It has become clear that this Jordan Hicks thing—where he starts instead of relieves—isn’t working. The pitch count is OK. He doesn’t have much trouble getting close to 80. The problem is that about half of them are balls and there isn't much rhythm to his game.
Hicks, presumably healthy after barely having pitched the past three seasons, passed a career-five in three official innings Tuesday night in a 8-1 shellacking here by the Toronto Blue Jays. In seven starts by their former closer, the Cardinals have won just two. Hicks hasn’t made it past the fifth in any of them, walking 18 in 24 2/3 innings as a starter.
In 43 games, slightly more than one-fourth of the season, the Cardinals have had 24 starts of five innings or fewer. Between them, Hicks and Dakota Hudson have walked 39 hitters 68 2/3 innings.
So the problem is evident. What are possible solutions?
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Drew VerHagen, the former Japanese League pitcher who was being groomed as a starter in the spring, hurt his hip and then was waylaid by COVID. Upon his return, he had a strong 2 1/3 inning relief stint on Saturday in Pittsburgh and was awarded the win.
On Tuesday, not so much. Two long homers, of 438 feet by Vladimir Guerrero Jr., and 427 by Danny Jansen in two innings.
And also two walks in two innings.
Left-hander Packy Naughton had a start a couple of weeks ago that didn’t really work out, but he throws strikes, works quickly and is eligible to come back from his option on Sunday.
Angel Rondon threw five innings of brilliant relief this past Sunday to gain his first major league win, but, having been optioned after the game, must spend 15 days at Memphis unless somebody else gets hurt.
This brings us to Jake Woodford, whose 15 days will elapse Sunday after he was optioned to Memphis on May 15. He, like Naughton, theoretically could pitch here on Monday against San Diego, which would be Hicks’ next scheduled turn if the Cardinals want to take that tack again.
Woodford, a standout in the rotation last September during the winning streak of 17 games, pitched only three innings, giving up two runs, in his first start for Memphis.
What to do about Hicks? There is still a lot to like but the Cardinals can’t afford to lose virtually every time he starts and exhaust much of their bullpen in the process. Perhaps a minor league stint where he could be stretched out without worry if the game is won or lost would be in order. But that doesn’t seem to be the play for the Cards right now.
Manager Oliver Marmol said afterward, “I never over-react to much. But I really want to take this evening and tomorrow—the day off—to figure out what’s best for Jordan and what’s best for us as a club and that includes our bullpen.
“We’ll make a decision that makes sense.
“He shows sparks of it,” said Marmol, referencing the third inning Tuesday. “He strikes out two All-Stars (Vladimir Guerrero Jr., and Bo Bichette) and gets another quick out. It’s like, ‘Let’s roll with that.’ But it’s the consistency of it.”
Alex Reyes is gone for the year. Jack Flaherty doesn’t seem near to pitching in the majors. Rookie Matthew Liberatore already is here—again—with Steven Matz down with a shoulder impingement.
The Cardinals are short at least one starter and maybe two. Woodford doesn’t have the stuff of some the aforementioned but he hasn’t had a chance this season other than pitching mostly mop-up relief. There is always Johan Oviedo, who has had some good starts for Memphis and some horrid ones. He is 4-2 with a 5.24 earned run average at Memphis and, you’ll remember, 0-8 as a Cardinal in two previous seasons.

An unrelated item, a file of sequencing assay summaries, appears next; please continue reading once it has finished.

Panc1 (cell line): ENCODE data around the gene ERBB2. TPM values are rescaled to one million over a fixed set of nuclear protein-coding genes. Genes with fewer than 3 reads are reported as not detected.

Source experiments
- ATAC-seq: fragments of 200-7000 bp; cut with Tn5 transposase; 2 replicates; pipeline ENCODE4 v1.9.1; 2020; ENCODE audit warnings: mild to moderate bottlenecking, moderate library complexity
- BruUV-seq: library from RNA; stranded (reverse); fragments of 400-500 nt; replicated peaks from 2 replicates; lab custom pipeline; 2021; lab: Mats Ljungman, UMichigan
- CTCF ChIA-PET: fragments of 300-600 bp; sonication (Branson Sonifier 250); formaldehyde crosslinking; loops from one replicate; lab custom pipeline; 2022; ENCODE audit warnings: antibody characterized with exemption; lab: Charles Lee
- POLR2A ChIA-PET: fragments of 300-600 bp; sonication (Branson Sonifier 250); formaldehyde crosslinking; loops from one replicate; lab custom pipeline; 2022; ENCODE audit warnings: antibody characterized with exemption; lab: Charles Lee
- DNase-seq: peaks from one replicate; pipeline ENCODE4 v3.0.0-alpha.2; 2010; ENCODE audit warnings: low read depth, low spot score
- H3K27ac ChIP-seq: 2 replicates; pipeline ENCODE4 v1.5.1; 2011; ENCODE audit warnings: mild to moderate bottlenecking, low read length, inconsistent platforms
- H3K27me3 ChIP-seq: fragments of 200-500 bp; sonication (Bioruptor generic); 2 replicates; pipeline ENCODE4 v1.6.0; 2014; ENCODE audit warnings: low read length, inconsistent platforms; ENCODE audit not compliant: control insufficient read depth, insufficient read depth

The schedule has taken a different turn for the Cardinals. In their next 15 games, they will play 10 of them against teams with winning records, including seven with powerhouses Milwaukee and San Diego in seven days here, beginning on Thursday. Both teams are well over .500.
The Cardinals are 11-13 against teams over .500. They are 13-6 against teams who are not.
Veterans Adam Wainwright and Miles Mikolas will be able to pitch some of the upcoming games. Wainwright will have a start against both Milwaukee and San Diego and Mikolas will have one against Milwaukee. Hudson is slated for one against each team. Will Hicks get another in the hope that that is “The One?”
Can the Cardinals take that chance right now?
Probably not, but Hicks can help in a game like Tuesday’s game—just not as the starter. The next time a situation crops out where early relief is needed, he could come in and perhaps even finish that game, all the while working on consistency. And pace.
“I think one (pace) leads to the other,” said Marmol.
He cited a conversation he had with somebody associated with the club who drew on a basketball (sort of) analogy.
Performing a demonstration in his office, Marmol said, “You take a piece of paper and you crumple it up and try to make a shot into the trash can.
“You shoot and you miss right. You walk away for five minutes and try again. You’re going to keep missing.
“But if you sit there with several (pieces of paper) and you just shoot one after another, you’re going to get closer and closer.
“It’s no different when you pitch. Get the ball and get on the rubber and let’s go. You walk around and take your time. . . there’s too much dead time.
“I want him to speed up because I think he’ll make better adjustments with quicker pace.”
A lengthy bullpen outing or two for Hicks might be the most immediate tonic because so far, he can’t put together a lengthy start.